Menu

Login to access your account

Tue, 22 September 2020

Personalise Your Politics

Subscribe now
The House Live All
Environment
Press releases
By Hft

Conservative candidate quits over comments about foodbanks and feminism

Conservative candidate quits over comments about foodbanks and feminism
2 min read

The Conservatives have been forced to drop a candidate in a marginal seat candidate over a series of social media posts he made about foodbanks and feminism.


Antony Calvert stepped down as the party's candidate for Wakefield after he claimed his offensive social media posts had created a "distraction" from the election.

The party had already placed Mr Calvert's candidacy "under review" earlier this week after TalkRadio revealed social media posts in which he described London as "Londistan" and suggested former Libyan dictator Colonel Gaddafi should have "fled to Bradford" where he would have gone unrecognised.

But Mr Calvert decided to step away from the contest after further Facebook posts, found by the Sunday Times, showed the MP hopeful had claimed he was keen to get into public office in order to expose "ludicrous" claims about food poverty.

In the now-deleted post, he wrote: "If there was ever a reason to want to be involved in public office it is to show the ludicrous nature of those like this guy who claim 'food poverty' in the UK whilst many millions around the world would give anything to be in their place."

In another post ahead of the 2015 general election, Mr Calvert took aim at Labour's Harriet Harman, telling her to stop "banging on about wholly and utterly irrelevant feminist issues".

In a statement, Mr Calvert said: "I am not prepared to countenance a situation where the Conservative Party is even marginally distracted from the key themes of the election. My sole ambition in politics has been to return a Conservative MP for Wakefield that can make an authentic and last contribution for my home city in Parliament.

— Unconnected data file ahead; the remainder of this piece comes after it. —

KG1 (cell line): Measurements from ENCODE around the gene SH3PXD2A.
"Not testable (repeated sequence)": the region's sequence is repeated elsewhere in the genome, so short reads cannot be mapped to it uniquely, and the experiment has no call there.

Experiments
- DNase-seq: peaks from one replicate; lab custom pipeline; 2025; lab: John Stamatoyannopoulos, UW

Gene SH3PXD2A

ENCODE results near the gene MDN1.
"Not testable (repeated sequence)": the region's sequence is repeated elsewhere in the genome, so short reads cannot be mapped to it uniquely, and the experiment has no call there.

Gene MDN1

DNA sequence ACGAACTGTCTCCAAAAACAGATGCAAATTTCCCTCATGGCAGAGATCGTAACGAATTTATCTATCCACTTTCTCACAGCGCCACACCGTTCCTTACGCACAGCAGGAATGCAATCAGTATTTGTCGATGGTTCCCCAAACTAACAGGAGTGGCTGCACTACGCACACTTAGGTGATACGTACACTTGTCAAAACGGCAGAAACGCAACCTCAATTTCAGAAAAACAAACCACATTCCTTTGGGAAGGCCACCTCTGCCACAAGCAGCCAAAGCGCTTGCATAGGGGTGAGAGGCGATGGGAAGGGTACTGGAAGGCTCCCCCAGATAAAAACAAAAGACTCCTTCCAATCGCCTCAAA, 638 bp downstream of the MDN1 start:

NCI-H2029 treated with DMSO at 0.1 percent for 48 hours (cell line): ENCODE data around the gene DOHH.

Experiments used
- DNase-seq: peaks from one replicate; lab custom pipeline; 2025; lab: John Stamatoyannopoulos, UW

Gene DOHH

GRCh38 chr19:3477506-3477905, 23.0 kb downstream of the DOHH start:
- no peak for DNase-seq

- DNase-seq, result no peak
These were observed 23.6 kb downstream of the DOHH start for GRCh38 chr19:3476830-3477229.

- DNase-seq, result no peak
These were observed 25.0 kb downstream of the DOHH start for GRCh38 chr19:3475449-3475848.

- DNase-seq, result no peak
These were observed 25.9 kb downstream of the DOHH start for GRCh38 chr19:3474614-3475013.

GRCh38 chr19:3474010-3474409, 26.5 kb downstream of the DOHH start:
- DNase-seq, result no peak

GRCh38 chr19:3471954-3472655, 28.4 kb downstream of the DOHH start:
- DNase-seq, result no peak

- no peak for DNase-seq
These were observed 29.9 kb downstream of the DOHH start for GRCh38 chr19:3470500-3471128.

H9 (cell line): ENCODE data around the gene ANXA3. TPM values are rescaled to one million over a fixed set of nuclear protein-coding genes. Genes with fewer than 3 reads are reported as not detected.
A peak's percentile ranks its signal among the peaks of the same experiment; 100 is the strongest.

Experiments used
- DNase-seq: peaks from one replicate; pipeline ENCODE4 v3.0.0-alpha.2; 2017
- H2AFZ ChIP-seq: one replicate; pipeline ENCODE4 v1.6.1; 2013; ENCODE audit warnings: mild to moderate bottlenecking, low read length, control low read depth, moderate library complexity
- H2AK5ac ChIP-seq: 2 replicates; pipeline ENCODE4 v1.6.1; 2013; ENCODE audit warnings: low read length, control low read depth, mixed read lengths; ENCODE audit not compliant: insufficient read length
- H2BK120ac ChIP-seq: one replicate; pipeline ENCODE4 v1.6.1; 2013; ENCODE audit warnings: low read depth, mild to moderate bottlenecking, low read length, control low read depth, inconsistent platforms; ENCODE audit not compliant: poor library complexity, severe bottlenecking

"If my continuing in this role will jeopardise this at all then I have concluded that I must stand down.

"This is a difficult decision for me but I am very grateful to the national and local party for all their support. It goes without saying that I wish the new candidate well."

Labour candidate Mary Creagh, who won the seat in 2017 by just over 2,100 votes, said: "It raises serious questions about why they tolerated his abhorrent views on race, women, and poor people for so long.

"Will the next candidate they parachute in be any better? Don’t hold your breath."

Categories

Political parties
Podcast
Engineering a Better World

Can technology deliver a better society? In a new podcast series from the heart of Westminster, The House magazine and the IET discuss with parliamentarians and industry experts how technology and engineering can provide policy solutions to our changing world.

Listen now